Successful Expat Employee Personality Traits

If you’re thinking about which employees will be your best bet for relocating assignments abroad, you’re likely considering their work ethics, productivity, and leadership skills. These are all crucial characteristics that should factor into your decision, but what is perhaps even more important than job skills when predicting who will be a successful expat employee are personality traits. Moving abroad for business, or any other reason isn’t for everybody. For some, the prospect will be stressful and discouraging, while others will be more prepared and enthusiastic about the possibility of moving for work.  Employees that consistently display the personality traits listed below have the greatest potential for relocation success.

1) Flexibility 

With so much activity required for relocations – visa and immigration formalities, packing, shipping, house hunting, moving into a new office, the list goes on! – there are bound to be at least a few unexpected changes to schedule and procedure. If these surprises cause too much stress on an employee they can be overwhelming and discouraging. Employees who embrace a go-with-the-flow attitude have a great advantage.

2) Patience

We can’t stress how important patience is for any relocation. The ability to take a deep breath and wait – to feel at home in new surroundings, to make new friends and systems of support,  even get all the formalities taken care of – could be the deciding factor in whether or not the assignment will succeed. Any successful expat employee understands that the process of integrating can take months, sometimes even longer, so it’s best not to let this truth cost you too much emotional health.

3) Resourcefulness 

New locations are always unfamiliar territory. No matter how much information your HR team provides your relocating employees, and no matter how much research they do on their own, they can be sure to find themselves, at least once in a while, in situations of uncertainty. Whether they are exploring an unfamiliar part of the city, and get a bit turned around, or need a quick solution on what to bring to a potluck dinner, relocating employees will benefit from keeping on their toes, reaching out for advice, and being aware of the resources at their disposal. Resourceful employees prepare themselves with the latest local apps, and aren’t afraid to knock on a neighbors’ door.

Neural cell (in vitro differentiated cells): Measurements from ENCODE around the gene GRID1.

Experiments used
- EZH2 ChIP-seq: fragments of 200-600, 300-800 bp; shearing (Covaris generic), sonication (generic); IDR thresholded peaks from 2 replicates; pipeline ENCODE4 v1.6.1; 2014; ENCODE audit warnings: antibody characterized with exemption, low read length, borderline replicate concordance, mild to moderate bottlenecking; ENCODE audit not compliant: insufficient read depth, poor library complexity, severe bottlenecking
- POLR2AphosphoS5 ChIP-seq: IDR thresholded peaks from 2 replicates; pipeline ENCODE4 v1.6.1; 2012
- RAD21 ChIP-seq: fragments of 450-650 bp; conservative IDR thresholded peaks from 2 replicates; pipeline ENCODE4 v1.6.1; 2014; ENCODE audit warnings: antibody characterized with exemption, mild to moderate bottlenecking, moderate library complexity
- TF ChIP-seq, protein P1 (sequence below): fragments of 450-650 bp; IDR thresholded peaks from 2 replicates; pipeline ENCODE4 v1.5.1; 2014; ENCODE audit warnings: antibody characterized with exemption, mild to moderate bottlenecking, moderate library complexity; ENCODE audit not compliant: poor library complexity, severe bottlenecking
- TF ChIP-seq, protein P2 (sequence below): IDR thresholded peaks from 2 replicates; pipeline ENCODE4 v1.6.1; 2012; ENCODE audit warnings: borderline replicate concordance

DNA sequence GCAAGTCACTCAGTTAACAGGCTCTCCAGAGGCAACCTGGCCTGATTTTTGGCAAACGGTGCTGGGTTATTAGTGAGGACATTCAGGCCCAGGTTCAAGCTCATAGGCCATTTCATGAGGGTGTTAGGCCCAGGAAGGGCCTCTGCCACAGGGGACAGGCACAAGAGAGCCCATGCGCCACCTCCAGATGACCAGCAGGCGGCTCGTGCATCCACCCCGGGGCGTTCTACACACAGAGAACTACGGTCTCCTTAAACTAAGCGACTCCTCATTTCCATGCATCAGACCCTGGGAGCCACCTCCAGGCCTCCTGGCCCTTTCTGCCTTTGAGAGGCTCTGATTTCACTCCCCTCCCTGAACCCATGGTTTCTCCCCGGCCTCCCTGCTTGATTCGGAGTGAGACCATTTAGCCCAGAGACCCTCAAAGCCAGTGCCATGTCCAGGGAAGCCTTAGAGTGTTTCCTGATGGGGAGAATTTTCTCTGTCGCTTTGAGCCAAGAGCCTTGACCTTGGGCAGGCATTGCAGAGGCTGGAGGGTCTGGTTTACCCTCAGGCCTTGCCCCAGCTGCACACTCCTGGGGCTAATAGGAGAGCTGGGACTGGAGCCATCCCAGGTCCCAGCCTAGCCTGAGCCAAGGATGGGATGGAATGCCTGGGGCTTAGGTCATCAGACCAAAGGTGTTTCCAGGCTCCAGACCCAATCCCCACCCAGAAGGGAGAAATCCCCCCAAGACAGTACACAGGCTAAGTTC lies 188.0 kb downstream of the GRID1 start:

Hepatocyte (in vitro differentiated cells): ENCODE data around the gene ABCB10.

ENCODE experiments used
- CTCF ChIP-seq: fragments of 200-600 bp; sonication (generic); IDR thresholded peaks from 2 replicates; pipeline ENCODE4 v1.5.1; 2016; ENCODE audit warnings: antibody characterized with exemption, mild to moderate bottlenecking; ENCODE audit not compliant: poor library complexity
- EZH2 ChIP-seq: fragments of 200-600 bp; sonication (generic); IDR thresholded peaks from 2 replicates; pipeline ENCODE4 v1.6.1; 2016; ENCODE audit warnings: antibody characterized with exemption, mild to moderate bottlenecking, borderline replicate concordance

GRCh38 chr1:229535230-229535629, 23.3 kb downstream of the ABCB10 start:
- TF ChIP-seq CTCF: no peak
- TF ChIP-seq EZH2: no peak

4) Communication

No doubt good communication skills are crucial for every successful expat employee – on multiple levels. They likely will need to be conveying information regularly to bosses or employees back in their home office, so possessing a strong understanding of communication channels, like email and Skype is key. The same goes for staying in touch with family. Expat employees are likely leaving family members and friends behind, who may be concerned, worried or simply missing their loved one abroad.

At the same time, a successful expat employee knows that communicating with people in his or her new surroundings is very important, too. The challenges of navigating a new culture and a new city are eased when we have the confidence and ability to talk to people, but they those same challenges are inflated if an expat is shy, or regularly struggling to understand others. That’s why it’s important for your employee to enthusiastically pursue language lessons, in their new city, if the native language is unfamiliar to him or her.

5) Health

Poor health makes life more difficult wherever you may be, but in a new location, where an employee is not familiar with the resources, including hospitals, community health centers, walk-in clinics, and others that are available to them, falling ill or nursing a persistent health issue can be even more frustrating and challenging. Further, medications may be different, or wait times for medical services could be long. Not to mention the added psychological and emotion stress of living away from home while ill.